Mindfulness – The Essentials of Mindfulness Exercise

One of the questions I get often is, what are the essentials of mindfulness exercises and meditation?


Mindfulness is a well-used word, which just like the word yoga (often confounded with asana), has been watered out. Mindfulness often refers to being mindful, and defines as attentive awareness, in a kind, non-judgemental way, in the present moment.


Mindfulness – is first and formost an ATTITUDE


A beneficial, and skilful attentive attitude, here and now, a bit similar to selective attention, with a curious, and more neutral inner voice (read: not extensive positive, nor extensive critical, but congruent)


How is MEDITATION different from mindfulness?

Meditation is the formal exercise, the most common method (often seated posture) we practice mindfulness in.

  • First your learn to concentrate
  • Next, you learn to move your focus of attention from one object to the other (ex. breath, body sensations, thoughts, emotions)
  • Then, you learn mindfulness, meaning how to notice these objects PASSING your attention, learning how to hold it, embody it as it arises in intensity, then passing again. So not holding or clenching an object in our focus of attention, but noticing all objetcs mechanics of arising and passing.


Several mindfulness-based courses and evidence-based protocols has been developed as therapy or to support treatment. These are:


  • MBSR (mindfulness based stress reduction): For stressmanagement, generic approach
  • MBCT (mindfulness based cognitive therapy): Relapse prevention depression
  • MBRP (mindfulness based relapse prevention): relapse prevention addition and substance abuse
  • DBT (dialectic behavior therapy): mindfulness as part of treatment for borderline personality disorder


And, back to the essentials of mindfulness …


Mindfulness is, just like asana in Patanjali´s Ashtanga Yoga, only one of eight limbs in Buddha´s thesis on how to manage the deep valleys of life, and better master difficult emotions. The meaning of mindfulness is thus practicing how to respond more skilfully, or more beneficially, than reacting on impuls. In this sense, Buddha was the first cognitive therapist, teaching folks SKILLFUL AFFECT REGULATION (read: beneficial emotional expression and mastery).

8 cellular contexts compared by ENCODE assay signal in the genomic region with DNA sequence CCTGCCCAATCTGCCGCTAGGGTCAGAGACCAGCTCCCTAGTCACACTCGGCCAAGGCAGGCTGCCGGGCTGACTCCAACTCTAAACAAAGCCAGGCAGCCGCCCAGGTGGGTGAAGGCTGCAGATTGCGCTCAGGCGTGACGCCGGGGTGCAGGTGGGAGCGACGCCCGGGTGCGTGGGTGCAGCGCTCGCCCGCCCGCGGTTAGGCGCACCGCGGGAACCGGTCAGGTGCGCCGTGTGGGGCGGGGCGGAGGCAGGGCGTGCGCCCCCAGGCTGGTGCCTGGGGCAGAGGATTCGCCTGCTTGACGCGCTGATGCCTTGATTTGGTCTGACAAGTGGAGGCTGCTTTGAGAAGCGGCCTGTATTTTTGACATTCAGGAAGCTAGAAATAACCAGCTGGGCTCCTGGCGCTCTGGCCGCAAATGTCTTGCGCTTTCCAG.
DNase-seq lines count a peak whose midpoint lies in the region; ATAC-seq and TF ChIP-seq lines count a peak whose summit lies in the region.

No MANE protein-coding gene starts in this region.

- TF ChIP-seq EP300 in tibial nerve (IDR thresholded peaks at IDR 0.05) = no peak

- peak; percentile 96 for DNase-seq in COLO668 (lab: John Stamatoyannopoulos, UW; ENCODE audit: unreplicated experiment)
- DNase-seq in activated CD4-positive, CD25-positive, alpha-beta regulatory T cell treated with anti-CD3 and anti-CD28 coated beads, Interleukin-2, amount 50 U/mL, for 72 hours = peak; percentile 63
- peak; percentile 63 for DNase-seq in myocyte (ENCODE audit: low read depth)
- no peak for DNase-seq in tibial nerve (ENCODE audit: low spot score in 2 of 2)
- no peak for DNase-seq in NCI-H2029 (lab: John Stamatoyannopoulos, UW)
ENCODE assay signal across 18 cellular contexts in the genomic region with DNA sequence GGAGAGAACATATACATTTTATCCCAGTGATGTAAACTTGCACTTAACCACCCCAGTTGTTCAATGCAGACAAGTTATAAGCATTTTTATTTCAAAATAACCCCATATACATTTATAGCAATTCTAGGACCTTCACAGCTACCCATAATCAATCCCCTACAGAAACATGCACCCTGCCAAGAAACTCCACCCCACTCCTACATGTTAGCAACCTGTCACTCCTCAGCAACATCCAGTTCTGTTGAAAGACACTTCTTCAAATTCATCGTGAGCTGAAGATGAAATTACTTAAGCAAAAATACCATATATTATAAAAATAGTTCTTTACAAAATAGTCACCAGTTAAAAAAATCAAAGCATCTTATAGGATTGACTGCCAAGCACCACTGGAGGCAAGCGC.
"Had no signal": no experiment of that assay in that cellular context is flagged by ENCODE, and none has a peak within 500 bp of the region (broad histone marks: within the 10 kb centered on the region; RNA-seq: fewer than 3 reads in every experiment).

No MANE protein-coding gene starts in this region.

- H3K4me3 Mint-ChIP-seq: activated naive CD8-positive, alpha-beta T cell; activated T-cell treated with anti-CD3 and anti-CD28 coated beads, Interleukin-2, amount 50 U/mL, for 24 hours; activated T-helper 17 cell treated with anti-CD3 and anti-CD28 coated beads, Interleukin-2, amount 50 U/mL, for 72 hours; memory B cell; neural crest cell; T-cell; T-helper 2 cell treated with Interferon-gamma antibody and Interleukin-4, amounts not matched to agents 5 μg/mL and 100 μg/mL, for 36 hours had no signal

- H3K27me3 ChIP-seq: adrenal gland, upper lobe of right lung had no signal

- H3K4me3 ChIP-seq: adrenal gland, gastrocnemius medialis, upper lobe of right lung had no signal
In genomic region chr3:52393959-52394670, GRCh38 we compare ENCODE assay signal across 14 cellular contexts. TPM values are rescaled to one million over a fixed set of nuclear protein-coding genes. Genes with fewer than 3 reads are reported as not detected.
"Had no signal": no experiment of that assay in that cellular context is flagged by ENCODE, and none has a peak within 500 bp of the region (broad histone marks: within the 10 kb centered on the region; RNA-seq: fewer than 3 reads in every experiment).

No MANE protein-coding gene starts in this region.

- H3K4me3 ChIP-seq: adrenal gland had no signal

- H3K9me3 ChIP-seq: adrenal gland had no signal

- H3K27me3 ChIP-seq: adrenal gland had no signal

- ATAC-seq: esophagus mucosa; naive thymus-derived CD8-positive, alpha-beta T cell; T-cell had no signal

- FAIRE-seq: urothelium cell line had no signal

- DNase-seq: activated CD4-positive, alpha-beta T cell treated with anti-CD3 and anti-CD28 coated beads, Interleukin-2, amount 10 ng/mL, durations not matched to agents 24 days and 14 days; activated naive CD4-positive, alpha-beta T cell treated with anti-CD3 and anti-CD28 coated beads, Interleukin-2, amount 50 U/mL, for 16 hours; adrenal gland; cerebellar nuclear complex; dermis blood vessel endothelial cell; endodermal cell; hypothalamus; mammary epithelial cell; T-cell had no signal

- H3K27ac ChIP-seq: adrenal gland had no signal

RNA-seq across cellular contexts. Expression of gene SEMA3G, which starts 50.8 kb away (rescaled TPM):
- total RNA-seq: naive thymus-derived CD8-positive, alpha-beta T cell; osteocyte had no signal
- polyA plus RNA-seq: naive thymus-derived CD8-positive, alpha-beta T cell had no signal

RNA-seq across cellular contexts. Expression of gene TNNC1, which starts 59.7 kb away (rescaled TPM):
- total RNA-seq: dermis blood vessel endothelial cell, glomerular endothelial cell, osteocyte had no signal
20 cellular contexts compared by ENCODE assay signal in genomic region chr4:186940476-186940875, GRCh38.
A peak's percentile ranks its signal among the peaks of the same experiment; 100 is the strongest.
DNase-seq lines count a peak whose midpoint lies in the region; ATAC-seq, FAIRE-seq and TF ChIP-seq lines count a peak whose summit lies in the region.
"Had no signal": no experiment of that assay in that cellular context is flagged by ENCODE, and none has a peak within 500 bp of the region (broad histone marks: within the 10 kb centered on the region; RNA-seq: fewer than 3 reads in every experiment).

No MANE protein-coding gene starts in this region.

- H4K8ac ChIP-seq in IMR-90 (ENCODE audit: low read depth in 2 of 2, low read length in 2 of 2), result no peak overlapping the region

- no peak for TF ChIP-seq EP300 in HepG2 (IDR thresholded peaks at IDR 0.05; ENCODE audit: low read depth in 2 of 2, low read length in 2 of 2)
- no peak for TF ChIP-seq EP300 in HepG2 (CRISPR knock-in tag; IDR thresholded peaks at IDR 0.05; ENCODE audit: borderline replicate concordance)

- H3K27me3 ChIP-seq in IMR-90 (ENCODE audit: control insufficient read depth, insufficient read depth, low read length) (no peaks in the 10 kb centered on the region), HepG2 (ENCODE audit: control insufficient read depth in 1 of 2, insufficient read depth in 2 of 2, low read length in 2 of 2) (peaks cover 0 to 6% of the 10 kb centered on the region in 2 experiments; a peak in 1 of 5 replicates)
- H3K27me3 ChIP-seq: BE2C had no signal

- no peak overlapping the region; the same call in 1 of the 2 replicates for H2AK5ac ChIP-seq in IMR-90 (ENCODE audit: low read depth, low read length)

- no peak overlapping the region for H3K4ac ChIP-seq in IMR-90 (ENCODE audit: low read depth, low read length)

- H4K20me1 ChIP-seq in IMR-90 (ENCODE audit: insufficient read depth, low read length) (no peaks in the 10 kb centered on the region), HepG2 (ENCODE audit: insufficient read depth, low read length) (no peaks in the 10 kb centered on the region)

As psychologist I want to see yoga and mindfulness in general education, for several reasons, but amongst others because it cultivates affect regulation,and because there´s a ton of PSYCHOEDUCATIONAL benefits which can be conveyed with simple pedagogical EXPERIENCE BASED exercises to students. Check out THIS article, on psychosocial aspects of social media platforms, and my suggestions to new subjects in primary education.

We can practice mindfulness through formal practice (seated meditation, walking meditation, moving meditation = yoga), or informal practice (that includes everything OFF the mat).

Here are the Essentials of Mindfulness Exercise (my translation)

4 ennobling truths

  1. Life is challenging
  2. The challenges are consequenses of attempts to control life´s circumstanzes (read: thoughts, behavior, feelings, the body) in one direction or the other.
  3. There is a way to free yourself from the clench of control behaviour and thoughts